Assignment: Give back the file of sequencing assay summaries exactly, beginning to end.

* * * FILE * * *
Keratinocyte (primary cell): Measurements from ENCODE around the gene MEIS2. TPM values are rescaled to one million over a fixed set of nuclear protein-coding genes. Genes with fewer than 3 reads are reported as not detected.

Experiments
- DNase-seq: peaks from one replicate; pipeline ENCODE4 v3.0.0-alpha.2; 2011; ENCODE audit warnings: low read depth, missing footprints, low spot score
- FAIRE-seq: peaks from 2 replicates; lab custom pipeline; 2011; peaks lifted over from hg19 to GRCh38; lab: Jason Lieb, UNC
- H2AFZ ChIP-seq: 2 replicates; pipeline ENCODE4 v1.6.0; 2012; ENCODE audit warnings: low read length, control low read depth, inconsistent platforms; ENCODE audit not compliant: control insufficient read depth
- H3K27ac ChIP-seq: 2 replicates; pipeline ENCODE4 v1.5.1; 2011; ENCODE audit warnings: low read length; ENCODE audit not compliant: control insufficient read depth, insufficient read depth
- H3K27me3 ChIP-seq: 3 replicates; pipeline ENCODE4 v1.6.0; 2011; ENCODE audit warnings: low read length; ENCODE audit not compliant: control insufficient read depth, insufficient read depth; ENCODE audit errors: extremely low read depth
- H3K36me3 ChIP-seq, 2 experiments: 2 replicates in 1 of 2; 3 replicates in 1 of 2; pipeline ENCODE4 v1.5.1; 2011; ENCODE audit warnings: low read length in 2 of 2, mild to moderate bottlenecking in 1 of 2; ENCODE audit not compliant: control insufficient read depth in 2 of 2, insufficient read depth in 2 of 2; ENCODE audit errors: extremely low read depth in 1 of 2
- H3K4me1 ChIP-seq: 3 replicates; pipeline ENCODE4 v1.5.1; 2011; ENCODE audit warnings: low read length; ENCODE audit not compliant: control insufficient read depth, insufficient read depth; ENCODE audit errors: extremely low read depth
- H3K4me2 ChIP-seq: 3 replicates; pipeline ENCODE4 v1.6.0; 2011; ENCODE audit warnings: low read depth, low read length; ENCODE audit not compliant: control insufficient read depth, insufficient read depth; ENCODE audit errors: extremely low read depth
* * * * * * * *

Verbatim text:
Keratinocyte (primary cell): Measurements from ENCODE around the gene MEIS2. TPM values are rescaled to one million over a fixed set of nuclear protein-coding genes. Genes with fewer than 3 reads are reported as not detected.

Experiments
- DNase-seq: peaks from one replicate; pipeline ENCODE4 v3.0.0-alpha.2; 2011; ENCODE audit warnings: low read depth, missing footprints, low spot score
- FAIRE-seq: peaks from 2 replicates; lab custom pipeline; 2011; peaks lifted over from hg19 to GRCh38; lab: Jason Lieb, UNC
- H2AFZ ChIP-seq: 2 replicates; pipeline ENCODE4 v1.6.0; 2012; ENCODE audit warnings: low read length, control low read depth, inconsistent platforms; ENCODE audit not compliant: control insufficient read depth
- H3K27ac ChIP-seq: 2 replicates; pipeline ENCODE4 v1.5.1; 2011; ENCODE audit warnings: low read length; ENCODE audit not compliant: control insufficient read depth, insufficient read depth
- H3K27me3 ChIP-seq: 3 replicates; pipeline ENCODE4 v1.6.0; 2011; ENCODE audit warnings: low read length; ENCODE audit not compliant: control insufficient read depth, insufficient read depth; ENCODE audit errors: extremely low read depth
- H3K36me3 ChIP-seq, 2 experiments: 2 replicates in 1 of 2; 3 replicates in 1 of 2; pipeline ENCODE4 v1.5.1; 2011; ENCODE audit warnings: low read length in 2 of 2, mild to moderate bottlenecking in 1 of 2; ENCODE audit not compliant: control insufficient read depth in 2 of 2, insufficient read depth in 2 of 2; ENCODE audit errors: extremely low read depth in 1 of 2
- H3K4me1 ChIP-seq: 3 replicates; pipeline ENCODE4 v1.5.1; 2011; ENCODE audit warnings: low read length; ENCODE audit not compliant: control insufficient read depth, insufficient read depth; ENCODE audit errors: extremely low read depth
- H3K4me2 ChIP-seq: 3 replicates; pipeline ENCODE4 v1.6.0; 2011; ENCODE audit warnings: low read depth, low read length; ENCODE audit not compliant: control insufficient read depth, insufficient read depth; ENCODE audit errors: extremely low read depth